"Take it from me, Smoothcheek Wilson -- Gillette is sweet as a mothafucka."
Unless you're bald (or a hippie), shampoo is a daily essential. But with a billion brands out there, how do you even enter the shampoo aisle without collapsing into a fetal position? After all, isn't that shit just soap for your hair? How can there be ten thousand meaningful variations on that concept?
Organic shampoo. Picked straight from the shampoo bushes of the local shampoo farms.
Well, advertisers have been taking advantage of the confusion since the '50s -- this early ad said that its shampoo cleaned your hair with "floating action" and came in a bottle designed by a doctor, as though that's important. It also bragged about how much lather it produced, a claim you may recognize from every shampoo ad ever. And no, lather actually has nothing to do with the cleansing process -- it's only there because we expect it.
Other shampoo ads have long claimed that their detergent will be gentle, while its competitors will violently tear through your follicles like wildfire and leave second-degree burns on your scalp. In reality, detergent is the active ingredient in every shampoo made since the 1930s, so unless you're trying to add some shine to your retinas, there's never going to be enough present to hurt.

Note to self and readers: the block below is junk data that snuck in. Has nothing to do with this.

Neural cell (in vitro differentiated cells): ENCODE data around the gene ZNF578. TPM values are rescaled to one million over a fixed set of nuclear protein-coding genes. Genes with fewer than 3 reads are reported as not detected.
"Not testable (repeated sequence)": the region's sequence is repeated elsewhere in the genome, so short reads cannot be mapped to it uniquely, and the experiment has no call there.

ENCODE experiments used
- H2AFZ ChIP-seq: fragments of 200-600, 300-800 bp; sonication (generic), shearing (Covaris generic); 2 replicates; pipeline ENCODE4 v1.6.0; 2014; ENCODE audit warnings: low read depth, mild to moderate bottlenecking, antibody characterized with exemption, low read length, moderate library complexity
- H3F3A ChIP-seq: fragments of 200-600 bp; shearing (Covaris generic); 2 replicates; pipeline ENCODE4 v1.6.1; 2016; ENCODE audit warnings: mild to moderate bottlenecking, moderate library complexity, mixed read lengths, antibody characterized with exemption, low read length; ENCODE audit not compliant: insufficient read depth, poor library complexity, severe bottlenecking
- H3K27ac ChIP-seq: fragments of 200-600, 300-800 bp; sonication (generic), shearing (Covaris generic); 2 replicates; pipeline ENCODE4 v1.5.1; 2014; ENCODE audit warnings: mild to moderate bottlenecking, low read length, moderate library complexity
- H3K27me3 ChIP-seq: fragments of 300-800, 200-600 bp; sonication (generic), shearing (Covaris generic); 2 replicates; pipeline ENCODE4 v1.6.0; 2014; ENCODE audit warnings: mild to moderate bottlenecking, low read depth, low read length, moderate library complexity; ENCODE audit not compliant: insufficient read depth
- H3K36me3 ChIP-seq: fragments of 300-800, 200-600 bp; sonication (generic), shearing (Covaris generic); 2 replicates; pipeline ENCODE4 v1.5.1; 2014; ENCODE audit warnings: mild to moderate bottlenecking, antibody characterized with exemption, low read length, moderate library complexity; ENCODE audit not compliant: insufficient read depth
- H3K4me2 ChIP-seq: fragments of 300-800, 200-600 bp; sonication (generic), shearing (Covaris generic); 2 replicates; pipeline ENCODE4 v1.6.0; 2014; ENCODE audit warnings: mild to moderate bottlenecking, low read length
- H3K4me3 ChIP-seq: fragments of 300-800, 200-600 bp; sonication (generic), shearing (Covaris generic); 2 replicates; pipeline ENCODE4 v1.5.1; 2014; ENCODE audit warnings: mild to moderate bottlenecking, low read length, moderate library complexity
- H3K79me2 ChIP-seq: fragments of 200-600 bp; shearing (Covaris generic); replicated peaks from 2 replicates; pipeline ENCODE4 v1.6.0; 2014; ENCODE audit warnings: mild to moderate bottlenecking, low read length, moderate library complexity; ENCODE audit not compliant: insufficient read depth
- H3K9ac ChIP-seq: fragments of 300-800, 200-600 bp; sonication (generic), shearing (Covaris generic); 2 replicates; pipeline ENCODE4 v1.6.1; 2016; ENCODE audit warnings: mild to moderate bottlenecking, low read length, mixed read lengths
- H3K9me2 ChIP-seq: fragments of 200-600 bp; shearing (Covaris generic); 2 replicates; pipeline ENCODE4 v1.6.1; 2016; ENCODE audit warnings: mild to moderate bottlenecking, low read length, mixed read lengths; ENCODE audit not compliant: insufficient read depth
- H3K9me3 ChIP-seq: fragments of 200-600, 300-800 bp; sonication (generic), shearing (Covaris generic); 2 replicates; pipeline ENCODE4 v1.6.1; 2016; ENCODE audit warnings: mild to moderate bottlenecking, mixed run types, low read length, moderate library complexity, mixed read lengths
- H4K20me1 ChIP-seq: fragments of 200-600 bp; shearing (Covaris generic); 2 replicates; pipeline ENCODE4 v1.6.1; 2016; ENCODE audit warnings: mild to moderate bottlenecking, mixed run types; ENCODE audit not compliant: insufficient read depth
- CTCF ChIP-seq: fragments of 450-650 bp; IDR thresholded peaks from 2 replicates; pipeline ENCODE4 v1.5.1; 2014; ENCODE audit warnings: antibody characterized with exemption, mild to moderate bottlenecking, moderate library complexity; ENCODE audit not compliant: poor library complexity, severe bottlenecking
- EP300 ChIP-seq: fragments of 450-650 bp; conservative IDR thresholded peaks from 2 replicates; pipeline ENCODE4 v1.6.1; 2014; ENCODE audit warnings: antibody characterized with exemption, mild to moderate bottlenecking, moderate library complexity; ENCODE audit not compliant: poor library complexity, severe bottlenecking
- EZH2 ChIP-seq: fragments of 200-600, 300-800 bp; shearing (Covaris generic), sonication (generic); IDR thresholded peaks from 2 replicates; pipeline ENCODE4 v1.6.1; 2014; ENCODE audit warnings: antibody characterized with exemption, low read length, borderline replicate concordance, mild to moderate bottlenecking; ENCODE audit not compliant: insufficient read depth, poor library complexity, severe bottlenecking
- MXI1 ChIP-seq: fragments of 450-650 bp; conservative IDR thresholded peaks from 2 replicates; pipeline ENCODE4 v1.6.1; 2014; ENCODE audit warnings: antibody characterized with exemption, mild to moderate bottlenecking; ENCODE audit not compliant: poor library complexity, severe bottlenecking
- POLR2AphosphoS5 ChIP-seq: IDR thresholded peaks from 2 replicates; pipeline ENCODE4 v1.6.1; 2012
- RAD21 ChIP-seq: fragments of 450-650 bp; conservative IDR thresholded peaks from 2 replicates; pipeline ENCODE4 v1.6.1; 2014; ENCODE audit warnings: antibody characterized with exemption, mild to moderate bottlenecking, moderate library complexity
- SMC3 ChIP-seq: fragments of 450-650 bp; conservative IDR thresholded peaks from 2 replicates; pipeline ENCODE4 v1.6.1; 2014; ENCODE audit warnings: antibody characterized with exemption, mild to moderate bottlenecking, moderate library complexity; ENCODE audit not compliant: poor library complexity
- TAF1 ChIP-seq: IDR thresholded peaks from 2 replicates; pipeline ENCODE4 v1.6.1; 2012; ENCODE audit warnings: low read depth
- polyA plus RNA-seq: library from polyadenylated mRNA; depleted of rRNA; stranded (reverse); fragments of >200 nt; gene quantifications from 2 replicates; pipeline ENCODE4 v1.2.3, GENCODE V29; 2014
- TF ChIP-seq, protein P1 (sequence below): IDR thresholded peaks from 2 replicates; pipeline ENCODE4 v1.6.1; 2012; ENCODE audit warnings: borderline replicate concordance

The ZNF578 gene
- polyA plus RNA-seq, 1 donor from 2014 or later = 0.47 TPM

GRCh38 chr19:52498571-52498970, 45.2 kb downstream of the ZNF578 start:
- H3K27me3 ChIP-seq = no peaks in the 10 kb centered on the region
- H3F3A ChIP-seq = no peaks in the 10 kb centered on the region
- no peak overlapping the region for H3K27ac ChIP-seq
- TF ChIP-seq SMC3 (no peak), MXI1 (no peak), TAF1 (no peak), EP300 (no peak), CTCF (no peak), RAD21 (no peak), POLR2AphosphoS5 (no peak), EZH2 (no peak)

"I CAN FEEL IT BURNING INTO MY THOUGHTS!"
As a last resort, shampoo makers started going wild with the razor strategy of pouring on the meaningless technobabble. Like in this commercial for shampoo with a "pro-vitamin formula that actually strengthens your hair from inside!" In 2011, Garnier Fructis bragged about its "antioxidant fruit extracts" that were "proven to be four times healthier." If you read the fine print that flashes by, you'll see that the claim was proven ... when compared to a shampoo that doesn't contain a conditioner, which nearly all shampoos do. That's like saying your car stereo is way better when compared to a bicycle.
A recent commercial from Head & Shoulders hit bullshit critical mass with its "high performance HydraZinc formula." That sounds like something you'd use to buff your Pokemon. Shockingly, this mythological element doesn't help -- a study found that expensive shampoos are no more effective than cheap drugstore brands. Unless you need a special shampoo for medical reasons, there's no need to pay more than a few bucks for a bottle. Unless it turns out 30 years from now that HydraZinc gives everyone mutant superpowers, which is entirely possible, we suppose.
"Soon, the world shall know me as Mandusa."